Is a road accident injury victim required in an unidentified vehicle claim to give hot pursuit to identify an at-fault vehicle in an attempt to read and remember its registration number?
That’s exactly what was required according to Queensland’s Nominal Defendant, the insurer of unidentified vehicles under the state’s Compulsory Third Party injury compensation insurance scheme.
Postal delivery worker Trent Ford was riding his 100 cc motorcycle towards his depot at the end of his shift inbound on Redland Bay Road in March 2019 when he struck an obstacle that had fallen from the back of a ute into his path.
Badly shaken, Ford remained in one piece unbelieving of his luck at avoiding serious injury with just a jolt to his back and left ankle.
By the next morning though pain in his back and ankle had escalated and he struggled to get out of bed. He returned to work a week later on light duties and a subsequent MRI revealed a disc prolapse.
In October 2019 he reported the accident to police and in an effort to identify the ute from which the obstacle had fallen, tramped along Redland Bay Road to enquire as to the existence of any CCTV footage near the scene of the accident.
Ford needed to establish – if he were to succeed in an injury compensation claim against the Nominal Defendant – that the at-fault vehicle could not be identified after conducting “proper enquiry search”.
Justice Glenn Martin concluded that by failing to pursue the other vehicle or at least engage in “some form of reconnaissance” on nearby streets to locate it he had failed to comply with his search obligations, thereby barring his claim.
He appealed on the basis that in the immediate aftermath of the impact he was in shock and had no idea he sustained injuries significant enough to warrant an injury compensation claim.
“All I was thinking about was I’m not hurt,” Ford swore from the witness box.
The lead judgement of the appeal court was delivered by Justice Peter Applegarth who noted that a person’s apprehension of whether they have been injured is a relevant circumstance, in deciding what reasonable steps should be taken to identify the at-fault vehicle.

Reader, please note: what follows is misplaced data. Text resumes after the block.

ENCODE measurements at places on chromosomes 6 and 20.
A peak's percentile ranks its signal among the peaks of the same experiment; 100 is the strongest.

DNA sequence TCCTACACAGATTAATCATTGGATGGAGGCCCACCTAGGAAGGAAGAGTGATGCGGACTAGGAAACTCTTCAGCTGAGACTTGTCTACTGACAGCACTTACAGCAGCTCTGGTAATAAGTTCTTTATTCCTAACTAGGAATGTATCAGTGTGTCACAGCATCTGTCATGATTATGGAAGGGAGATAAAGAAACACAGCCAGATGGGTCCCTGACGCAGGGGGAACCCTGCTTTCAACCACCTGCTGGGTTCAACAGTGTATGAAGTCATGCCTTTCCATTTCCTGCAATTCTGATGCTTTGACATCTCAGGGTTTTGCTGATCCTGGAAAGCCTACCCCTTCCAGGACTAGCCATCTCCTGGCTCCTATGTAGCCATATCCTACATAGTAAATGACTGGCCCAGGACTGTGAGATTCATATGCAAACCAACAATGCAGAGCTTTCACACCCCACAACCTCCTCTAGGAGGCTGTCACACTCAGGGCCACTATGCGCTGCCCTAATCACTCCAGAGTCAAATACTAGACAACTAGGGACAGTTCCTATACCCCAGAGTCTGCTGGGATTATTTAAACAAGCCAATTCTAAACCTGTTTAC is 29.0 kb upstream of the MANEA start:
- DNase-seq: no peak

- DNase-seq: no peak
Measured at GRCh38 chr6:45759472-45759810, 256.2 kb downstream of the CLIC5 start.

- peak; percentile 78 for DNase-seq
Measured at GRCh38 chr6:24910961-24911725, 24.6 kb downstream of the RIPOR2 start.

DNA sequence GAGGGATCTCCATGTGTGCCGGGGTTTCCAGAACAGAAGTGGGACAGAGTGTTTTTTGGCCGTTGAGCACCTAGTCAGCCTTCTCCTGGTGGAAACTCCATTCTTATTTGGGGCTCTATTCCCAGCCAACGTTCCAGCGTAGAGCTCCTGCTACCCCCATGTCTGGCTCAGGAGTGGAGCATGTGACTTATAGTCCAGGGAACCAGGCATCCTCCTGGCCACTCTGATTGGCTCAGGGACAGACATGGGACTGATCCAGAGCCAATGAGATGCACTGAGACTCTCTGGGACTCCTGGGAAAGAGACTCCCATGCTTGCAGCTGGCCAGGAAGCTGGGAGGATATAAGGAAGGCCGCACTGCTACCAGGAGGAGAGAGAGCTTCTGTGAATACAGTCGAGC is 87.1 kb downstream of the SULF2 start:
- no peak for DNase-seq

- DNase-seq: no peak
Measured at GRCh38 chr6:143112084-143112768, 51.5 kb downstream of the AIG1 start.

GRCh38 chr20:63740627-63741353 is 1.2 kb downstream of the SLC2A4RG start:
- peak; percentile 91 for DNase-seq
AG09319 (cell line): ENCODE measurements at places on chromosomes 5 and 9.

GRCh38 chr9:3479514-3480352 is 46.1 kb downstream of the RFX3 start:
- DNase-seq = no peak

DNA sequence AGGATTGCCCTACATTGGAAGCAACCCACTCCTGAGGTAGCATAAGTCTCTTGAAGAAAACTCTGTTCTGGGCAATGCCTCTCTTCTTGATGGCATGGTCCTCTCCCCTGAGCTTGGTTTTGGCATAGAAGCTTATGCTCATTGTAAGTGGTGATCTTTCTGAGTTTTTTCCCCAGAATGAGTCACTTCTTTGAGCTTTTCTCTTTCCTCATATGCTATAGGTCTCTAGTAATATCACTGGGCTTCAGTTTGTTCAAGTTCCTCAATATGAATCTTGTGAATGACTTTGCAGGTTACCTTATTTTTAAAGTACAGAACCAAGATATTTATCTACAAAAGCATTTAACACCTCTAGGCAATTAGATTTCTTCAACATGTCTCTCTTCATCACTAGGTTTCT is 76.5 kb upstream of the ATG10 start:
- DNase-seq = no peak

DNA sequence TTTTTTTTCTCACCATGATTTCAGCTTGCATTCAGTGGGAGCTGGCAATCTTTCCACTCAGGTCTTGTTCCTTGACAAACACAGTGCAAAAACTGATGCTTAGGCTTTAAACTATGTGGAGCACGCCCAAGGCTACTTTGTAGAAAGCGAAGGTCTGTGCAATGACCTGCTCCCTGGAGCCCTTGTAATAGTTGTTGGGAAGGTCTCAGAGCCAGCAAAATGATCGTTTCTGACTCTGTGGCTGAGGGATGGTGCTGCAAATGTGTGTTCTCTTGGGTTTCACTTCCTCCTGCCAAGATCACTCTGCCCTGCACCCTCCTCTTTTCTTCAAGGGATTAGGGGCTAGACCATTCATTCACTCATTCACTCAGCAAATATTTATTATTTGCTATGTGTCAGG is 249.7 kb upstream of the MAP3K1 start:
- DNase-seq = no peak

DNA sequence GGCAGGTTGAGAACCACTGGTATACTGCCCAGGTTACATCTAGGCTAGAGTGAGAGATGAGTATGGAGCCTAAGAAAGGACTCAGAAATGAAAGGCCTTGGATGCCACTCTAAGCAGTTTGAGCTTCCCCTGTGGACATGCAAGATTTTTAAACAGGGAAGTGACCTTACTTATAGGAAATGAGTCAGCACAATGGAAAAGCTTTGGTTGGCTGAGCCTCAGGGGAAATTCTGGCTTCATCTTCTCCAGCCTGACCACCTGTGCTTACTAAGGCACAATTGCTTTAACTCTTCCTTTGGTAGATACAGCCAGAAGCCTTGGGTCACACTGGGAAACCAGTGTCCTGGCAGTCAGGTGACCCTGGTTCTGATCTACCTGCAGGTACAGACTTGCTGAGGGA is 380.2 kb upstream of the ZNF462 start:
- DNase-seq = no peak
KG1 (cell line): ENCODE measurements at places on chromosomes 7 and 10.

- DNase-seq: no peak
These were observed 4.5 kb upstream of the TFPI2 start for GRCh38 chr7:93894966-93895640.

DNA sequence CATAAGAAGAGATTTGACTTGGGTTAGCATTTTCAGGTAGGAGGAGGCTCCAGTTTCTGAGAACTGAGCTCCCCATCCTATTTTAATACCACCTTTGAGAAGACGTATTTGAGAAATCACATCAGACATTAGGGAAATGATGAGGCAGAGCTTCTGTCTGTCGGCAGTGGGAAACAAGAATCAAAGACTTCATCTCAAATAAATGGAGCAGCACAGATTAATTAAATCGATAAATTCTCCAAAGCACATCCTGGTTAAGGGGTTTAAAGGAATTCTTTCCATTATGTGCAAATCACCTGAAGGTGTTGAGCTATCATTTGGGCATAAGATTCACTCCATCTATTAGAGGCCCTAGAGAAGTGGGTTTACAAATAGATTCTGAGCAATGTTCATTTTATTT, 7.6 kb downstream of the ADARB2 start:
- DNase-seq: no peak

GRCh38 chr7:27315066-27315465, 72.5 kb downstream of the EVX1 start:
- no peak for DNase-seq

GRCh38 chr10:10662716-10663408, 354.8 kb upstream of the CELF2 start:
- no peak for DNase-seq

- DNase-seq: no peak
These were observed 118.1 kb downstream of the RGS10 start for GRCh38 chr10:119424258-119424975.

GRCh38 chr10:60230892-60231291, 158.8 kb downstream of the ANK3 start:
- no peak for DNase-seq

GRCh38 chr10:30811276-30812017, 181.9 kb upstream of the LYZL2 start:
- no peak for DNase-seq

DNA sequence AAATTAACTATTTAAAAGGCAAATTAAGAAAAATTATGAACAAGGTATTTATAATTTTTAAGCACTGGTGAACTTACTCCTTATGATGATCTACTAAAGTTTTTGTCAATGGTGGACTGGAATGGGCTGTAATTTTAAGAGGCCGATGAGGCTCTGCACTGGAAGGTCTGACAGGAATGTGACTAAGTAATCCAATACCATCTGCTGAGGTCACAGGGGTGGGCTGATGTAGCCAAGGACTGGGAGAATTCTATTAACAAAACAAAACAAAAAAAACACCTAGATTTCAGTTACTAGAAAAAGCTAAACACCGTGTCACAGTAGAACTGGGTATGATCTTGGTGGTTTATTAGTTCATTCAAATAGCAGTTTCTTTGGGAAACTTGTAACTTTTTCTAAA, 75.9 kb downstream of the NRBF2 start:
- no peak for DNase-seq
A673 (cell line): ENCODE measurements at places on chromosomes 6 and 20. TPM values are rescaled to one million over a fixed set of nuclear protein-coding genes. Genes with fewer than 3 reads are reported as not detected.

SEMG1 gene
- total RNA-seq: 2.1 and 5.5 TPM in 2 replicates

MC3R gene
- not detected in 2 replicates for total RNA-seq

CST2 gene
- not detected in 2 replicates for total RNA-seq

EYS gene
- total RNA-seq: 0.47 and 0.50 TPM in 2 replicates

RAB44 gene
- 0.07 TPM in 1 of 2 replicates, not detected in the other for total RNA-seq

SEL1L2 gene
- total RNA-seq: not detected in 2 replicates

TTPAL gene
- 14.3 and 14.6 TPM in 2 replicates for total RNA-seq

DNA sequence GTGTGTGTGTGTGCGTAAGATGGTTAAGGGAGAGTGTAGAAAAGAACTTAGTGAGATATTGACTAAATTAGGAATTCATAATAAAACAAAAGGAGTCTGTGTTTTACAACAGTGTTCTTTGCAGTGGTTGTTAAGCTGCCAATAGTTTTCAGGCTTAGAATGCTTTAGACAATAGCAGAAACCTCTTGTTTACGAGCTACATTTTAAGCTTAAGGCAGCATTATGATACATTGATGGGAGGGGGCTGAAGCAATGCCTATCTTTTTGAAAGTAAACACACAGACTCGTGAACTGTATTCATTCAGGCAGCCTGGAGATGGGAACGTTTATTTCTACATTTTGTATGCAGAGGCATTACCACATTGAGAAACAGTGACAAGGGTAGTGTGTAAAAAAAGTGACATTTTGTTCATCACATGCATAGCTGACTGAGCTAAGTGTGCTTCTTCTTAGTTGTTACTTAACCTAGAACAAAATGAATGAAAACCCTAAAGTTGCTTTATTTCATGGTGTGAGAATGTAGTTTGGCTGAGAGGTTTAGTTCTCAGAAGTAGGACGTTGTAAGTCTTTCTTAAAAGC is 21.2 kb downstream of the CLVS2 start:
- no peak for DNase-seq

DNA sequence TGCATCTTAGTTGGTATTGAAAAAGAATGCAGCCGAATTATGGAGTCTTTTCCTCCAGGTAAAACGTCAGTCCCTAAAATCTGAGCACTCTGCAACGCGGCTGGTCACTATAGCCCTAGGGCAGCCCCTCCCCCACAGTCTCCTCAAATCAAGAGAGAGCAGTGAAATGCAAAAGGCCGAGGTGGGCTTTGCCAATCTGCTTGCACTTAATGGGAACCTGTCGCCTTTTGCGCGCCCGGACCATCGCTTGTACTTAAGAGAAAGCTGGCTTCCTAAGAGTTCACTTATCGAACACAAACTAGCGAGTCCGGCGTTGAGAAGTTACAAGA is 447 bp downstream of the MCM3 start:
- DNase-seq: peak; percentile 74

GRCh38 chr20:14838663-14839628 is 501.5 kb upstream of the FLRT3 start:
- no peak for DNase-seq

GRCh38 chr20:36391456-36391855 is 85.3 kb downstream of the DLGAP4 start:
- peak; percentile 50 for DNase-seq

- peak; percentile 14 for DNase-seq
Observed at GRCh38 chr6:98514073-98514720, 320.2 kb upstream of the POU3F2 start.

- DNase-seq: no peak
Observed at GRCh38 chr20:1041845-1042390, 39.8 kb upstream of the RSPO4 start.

Likewise, the person’s physical and mental state, the location of the accident and the likelihood of obtaining information from a means of enquiry were equally relevant.
If investigations are likely to be unproductive in establishing the identity of the vehicle, those of a perfunctory nature, for example a Facebook notification or a newspaper advertisement, may be sufficient.
In this instance, it was reasonable for the in-shock Ford to not take the risk of a pursuit but instead reach the safety of his nearby depot.
The appeal judges also observed that the primary judge had failed to draw a distinction between suffering pain and suffering a compensable injury.
“The possibility that pain is due to an injury, as distinct from physical contact or other force, does not mean that the person who experiences pain knows or believes at the time that he or she has been injured,” Justice Applegarth adjudged.
Neither did the obligation to conduct proper enquiry and search require the establishment of an observation post at the accident scene on the following day or days given there was no evidence to suggest that the driver was likely to return at the same time each day.
“It seems most unlikely that on a subsequent evening the appellant would have observed and identified the same vehicle at about the same time by standing beside the road. The suggested exercise was not required in order to make “proper inquiry and search”.
The same could be said of a search of the local road network on a subsequent occasion or occasions as contended as appropriate by the Nominal Defendant. That also was “unlikely to be productive” in the appeal court’s view.
Having overcome the initial adverse ruling as a result of the appeal, Ford can now present evidence as to the extent of his injury and seek a further ruling from the court in that regard.
Categories: Unidentified vehicle